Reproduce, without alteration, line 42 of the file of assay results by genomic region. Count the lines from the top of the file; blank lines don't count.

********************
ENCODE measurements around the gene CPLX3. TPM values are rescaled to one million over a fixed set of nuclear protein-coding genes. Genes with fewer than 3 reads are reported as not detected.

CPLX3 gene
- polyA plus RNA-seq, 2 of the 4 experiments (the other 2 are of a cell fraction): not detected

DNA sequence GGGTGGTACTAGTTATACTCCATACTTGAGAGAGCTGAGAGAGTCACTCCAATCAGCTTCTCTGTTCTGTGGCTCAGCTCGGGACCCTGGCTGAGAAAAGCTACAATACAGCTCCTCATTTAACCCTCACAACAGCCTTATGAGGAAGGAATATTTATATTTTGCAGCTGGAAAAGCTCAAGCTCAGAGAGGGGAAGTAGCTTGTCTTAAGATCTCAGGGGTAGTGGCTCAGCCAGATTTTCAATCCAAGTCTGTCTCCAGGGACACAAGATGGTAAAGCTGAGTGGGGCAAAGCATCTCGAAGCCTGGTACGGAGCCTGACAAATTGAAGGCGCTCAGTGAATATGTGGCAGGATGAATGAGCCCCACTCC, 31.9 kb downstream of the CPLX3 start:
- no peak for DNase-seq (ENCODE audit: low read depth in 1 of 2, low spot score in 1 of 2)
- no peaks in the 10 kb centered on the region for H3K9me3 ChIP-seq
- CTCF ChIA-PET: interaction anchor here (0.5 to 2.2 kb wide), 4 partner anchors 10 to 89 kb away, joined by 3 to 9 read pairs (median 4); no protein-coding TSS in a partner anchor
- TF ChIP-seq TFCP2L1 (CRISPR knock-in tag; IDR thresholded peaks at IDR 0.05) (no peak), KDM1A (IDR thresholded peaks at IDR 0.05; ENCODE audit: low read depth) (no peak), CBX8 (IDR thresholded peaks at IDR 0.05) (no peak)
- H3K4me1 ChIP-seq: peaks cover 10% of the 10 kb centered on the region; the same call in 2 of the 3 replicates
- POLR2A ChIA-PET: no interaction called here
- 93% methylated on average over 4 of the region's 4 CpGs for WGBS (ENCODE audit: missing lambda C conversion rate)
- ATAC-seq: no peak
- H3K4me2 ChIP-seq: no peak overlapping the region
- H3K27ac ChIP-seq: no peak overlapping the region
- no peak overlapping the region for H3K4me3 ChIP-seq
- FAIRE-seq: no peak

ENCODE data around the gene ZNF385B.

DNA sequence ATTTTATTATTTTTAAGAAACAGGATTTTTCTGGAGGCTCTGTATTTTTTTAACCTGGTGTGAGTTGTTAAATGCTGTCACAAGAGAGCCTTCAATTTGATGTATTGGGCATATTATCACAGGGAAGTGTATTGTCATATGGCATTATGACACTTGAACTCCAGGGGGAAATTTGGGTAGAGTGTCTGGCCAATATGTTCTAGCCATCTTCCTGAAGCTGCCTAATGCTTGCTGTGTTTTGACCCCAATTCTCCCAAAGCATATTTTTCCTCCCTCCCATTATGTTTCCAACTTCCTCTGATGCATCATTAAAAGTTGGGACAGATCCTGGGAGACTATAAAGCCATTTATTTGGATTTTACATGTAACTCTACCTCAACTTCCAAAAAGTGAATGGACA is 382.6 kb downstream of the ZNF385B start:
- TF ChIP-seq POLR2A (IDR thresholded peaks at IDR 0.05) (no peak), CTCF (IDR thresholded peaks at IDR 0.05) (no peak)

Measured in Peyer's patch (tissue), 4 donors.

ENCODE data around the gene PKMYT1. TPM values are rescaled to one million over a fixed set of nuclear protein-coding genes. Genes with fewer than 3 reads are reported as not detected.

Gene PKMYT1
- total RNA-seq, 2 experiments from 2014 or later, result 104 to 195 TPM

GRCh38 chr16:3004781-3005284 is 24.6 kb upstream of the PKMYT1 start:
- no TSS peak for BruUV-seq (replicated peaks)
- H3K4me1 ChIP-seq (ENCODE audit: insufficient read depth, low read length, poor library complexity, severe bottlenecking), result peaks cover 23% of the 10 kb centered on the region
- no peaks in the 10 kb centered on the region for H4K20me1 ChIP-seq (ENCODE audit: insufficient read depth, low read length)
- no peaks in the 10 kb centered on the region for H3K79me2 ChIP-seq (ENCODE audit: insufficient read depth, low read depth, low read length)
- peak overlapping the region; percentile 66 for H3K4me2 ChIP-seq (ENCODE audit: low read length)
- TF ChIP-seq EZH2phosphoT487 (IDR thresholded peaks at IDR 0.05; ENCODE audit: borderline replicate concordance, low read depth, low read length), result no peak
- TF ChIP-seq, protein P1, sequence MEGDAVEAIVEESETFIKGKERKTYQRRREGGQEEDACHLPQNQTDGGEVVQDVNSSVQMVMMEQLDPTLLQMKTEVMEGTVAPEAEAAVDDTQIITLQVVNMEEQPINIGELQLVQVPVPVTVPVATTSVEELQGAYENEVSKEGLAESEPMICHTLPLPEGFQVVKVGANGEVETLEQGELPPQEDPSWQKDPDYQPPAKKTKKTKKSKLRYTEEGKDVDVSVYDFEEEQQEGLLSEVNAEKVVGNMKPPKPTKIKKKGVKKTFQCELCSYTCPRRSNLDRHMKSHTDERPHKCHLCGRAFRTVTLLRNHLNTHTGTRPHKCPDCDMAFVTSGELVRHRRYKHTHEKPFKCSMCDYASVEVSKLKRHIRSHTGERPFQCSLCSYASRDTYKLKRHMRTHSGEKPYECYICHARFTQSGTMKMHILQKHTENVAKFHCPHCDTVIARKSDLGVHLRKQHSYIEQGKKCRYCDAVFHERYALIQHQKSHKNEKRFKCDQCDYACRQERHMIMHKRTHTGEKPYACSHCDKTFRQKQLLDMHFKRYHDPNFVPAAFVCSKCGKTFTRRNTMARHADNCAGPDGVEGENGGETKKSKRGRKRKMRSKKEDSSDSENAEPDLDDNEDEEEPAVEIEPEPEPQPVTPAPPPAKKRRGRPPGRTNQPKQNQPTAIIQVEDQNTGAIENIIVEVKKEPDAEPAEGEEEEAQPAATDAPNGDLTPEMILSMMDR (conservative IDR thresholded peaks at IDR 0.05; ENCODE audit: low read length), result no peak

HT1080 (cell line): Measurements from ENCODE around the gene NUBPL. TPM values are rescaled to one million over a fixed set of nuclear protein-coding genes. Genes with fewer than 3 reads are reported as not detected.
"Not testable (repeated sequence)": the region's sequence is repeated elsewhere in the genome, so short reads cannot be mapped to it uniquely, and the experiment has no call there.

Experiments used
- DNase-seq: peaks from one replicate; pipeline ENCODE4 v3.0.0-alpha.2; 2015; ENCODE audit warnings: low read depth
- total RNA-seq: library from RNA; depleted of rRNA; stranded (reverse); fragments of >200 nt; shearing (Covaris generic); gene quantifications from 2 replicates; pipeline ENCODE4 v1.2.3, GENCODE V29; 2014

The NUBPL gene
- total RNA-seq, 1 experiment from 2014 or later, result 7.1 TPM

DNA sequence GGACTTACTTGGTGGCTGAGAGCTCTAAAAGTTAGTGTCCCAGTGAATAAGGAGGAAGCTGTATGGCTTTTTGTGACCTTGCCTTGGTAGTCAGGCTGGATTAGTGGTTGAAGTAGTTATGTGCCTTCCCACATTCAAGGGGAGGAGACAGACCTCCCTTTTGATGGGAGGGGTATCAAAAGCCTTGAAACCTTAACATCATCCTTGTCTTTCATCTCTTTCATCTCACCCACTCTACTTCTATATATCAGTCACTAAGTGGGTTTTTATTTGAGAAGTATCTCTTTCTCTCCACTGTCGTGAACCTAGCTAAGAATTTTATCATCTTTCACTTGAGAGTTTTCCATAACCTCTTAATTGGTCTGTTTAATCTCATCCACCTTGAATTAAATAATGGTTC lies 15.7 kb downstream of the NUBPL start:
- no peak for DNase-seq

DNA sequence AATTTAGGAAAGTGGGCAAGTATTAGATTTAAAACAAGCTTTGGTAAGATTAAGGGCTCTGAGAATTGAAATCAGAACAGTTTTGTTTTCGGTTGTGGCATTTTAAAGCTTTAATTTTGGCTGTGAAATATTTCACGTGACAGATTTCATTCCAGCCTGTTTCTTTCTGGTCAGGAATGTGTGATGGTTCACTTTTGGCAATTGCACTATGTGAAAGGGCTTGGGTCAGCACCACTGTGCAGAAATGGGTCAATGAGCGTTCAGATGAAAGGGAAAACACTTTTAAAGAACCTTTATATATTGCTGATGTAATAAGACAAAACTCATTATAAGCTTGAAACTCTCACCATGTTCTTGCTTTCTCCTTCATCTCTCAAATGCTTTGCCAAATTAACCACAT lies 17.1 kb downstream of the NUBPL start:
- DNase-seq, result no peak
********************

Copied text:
- DNase-seq, result no peak